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IDEA Complaint Decision 10-070

On October 28, 2010, the Department of Public Instruction received a complaint under state and federal special education law from XXXXX against the New Richmond School District. This is the department’s decision regarding that complaint. The issues are whether the district, during the 2010-2011 school year, utilized improper restraint procedures and properly implemented the student’s individualized education program (IEP) regarding notification of schedule changes or transitions.

The student’s IEP for 2010-2011 includes a positive behavioral intervention plan, which identifies behavioral triggers and includes positive behavioral interventions to address and prevent the triggers. Some of these interventions include use of a visual schedule, avoiding close proximity with redirection, positive reinforcement, sensory breaks, and use of social stories/video models to discuss situations that may cause anxiety. The IEP also specifies the use of restraint when there is imminent danger to the student or others, and provides examples of when restraint could be used. The school district uses an “incident/intervention report” to document use of restraint. The student’s IEP specifies that when restraint is used a copy of the report will be provided to the parent and the student’s parent will be notified by telephone.

On October 19, 2010, the student was restrained on two separate occasions. Staff members who restrained the student are trained in non-violent crisis intervention, including restraint techniques. Staff members receive annual updates or “refreshers” on the training. On both occasions restraint was used as a last resort when there was immediate danger to others. During the first time, the student became physically aggressive toward another student. A staff member intervened, and the student then became physically aggressive to the staff member. The staff member tried several positive interventions to de-escalate the behavior, but they were unsuccessful. The student’s behavior had been escalated for about 20 minutes before the staff member determined restraint was required in order to avoid further injury. As soon as the student became calm, the staff member released the hold. The second time, the student became physically aggressive toward another staff member. Again positive behavioral interventions, including use of redirection and a visual schedule, were tried for some time prior to the use of restraint but they were unsuccessful. The restraint hold was released as soon as the student became calm. The holds used in both incidents were ones taught in the training and identified as permissible.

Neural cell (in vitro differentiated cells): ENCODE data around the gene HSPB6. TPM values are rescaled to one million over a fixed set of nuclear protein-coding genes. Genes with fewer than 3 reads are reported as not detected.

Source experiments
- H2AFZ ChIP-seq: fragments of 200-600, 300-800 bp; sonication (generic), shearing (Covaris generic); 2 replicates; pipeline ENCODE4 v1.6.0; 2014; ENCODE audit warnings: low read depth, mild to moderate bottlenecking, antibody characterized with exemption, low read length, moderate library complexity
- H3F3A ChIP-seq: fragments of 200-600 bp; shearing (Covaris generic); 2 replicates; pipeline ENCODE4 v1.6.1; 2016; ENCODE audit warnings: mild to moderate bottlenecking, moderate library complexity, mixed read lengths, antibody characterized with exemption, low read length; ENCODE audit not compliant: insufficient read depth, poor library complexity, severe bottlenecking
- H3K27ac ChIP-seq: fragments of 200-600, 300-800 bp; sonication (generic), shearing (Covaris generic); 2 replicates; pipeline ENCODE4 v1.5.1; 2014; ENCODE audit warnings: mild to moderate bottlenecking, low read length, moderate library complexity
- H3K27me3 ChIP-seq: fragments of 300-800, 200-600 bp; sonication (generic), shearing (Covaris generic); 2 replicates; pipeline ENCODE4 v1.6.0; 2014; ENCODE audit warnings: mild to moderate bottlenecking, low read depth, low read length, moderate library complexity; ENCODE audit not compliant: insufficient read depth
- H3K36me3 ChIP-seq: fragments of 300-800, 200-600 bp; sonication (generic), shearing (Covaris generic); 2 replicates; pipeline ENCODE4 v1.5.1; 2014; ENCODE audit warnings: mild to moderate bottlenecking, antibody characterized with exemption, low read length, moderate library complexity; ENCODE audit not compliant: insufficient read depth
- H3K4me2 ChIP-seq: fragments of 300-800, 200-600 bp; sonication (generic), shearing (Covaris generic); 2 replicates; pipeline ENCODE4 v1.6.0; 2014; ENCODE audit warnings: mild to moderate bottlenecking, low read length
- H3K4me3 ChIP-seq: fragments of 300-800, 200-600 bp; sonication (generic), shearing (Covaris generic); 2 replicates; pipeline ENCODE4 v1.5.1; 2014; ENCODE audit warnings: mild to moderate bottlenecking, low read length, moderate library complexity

District staff completed incident reports documenting the use of restraint, and in accordance with the student’s IEP, district staff telephoned the parents and provided the parent with a copy of the incident reports. The district followed proper procedures in the use of restraint. The student’s IEP was also implemented on October 19, 2010. The student’s schedule was not changed on that date so a prior warning was not required and the behavioral intervention plan was followed by district staff.

This concludes our review of this complaint, which we are closing.

//signed CST 12/16/2010
Carolyn Stanford Taylor
Assistant State Superintendent
Division for Learning Support: Equity and Advocacy